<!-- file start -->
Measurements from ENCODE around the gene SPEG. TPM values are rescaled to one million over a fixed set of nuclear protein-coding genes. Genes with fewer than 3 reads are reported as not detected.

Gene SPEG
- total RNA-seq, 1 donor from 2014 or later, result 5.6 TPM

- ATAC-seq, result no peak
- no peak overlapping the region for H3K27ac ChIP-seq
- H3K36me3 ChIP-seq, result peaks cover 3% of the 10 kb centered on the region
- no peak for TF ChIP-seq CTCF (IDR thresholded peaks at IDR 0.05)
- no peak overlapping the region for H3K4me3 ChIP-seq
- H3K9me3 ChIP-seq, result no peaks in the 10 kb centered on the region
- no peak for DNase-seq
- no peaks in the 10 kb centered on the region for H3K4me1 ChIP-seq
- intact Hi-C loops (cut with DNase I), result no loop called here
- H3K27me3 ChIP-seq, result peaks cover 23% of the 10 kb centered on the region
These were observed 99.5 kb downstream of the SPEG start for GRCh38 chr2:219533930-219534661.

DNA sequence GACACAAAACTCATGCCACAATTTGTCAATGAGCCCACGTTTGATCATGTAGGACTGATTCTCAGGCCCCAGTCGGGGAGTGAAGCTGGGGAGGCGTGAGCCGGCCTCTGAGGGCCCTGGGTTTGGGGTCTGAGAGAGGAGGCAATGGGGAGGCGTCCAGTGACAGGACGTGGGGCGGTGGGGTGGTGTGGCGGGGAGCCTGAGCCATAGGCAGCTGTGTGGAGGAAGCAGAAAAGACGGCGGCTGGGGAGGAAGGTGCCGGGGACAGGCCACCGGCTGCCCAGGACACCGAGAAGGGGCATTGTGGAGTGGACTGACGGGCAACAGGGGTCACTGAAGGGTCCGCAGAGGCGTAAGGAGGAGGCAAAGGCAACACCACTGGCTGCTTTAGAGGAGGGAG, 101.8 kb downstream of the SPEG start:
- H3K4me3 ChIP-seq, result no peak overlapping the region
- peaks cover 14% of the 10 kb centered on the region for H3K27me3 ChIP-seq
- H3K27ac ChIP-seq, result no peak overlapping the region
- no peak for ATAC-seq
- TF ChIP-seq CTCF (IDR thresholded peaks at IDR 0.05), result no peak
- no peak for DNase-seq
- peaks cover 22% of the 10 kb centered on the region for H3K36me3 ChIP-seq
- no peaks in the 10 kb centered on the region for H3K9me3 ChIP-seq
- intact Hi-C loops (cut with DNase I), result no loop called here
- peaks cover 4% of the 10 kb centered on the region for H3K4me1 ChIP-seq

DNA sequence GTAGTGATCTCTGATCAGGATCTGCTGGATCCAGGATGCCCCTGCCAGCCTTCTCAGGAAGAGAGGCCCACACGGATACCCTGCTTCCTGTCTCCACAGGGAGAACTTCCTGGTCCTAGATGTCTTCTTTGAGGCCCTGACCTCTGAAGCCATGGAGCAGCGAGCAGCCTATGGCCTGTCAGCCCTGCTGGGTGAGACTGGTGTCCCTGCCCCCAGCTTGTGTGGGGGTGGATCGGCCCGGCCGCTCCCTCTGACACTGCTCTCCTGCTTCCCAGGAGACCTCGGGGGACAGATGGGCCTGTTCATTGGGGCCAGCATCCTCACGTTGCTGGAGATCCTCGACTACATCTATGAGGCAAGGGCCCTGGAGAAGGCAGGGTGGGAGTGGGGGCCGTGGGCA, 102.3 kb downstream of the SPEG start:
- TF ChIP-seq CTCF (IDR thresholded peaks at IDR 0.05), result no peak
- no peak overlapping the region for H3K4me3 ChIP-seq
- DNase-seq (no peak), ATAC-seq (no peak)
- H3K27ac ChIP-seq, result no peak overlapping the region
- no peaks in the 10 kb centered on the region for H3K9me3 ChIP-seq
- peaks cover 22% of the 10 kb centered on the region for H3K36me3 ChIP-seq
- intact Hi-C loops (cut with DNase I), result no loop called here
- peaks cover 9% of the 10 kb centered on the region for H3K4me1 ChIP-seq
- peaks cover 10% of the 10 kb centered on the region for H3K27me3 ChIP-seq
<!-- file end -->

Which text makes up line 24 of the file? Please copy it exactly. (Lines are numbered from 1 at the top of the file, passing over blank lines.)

- intact Hi-C loops (cut with DNase I), result no loop called here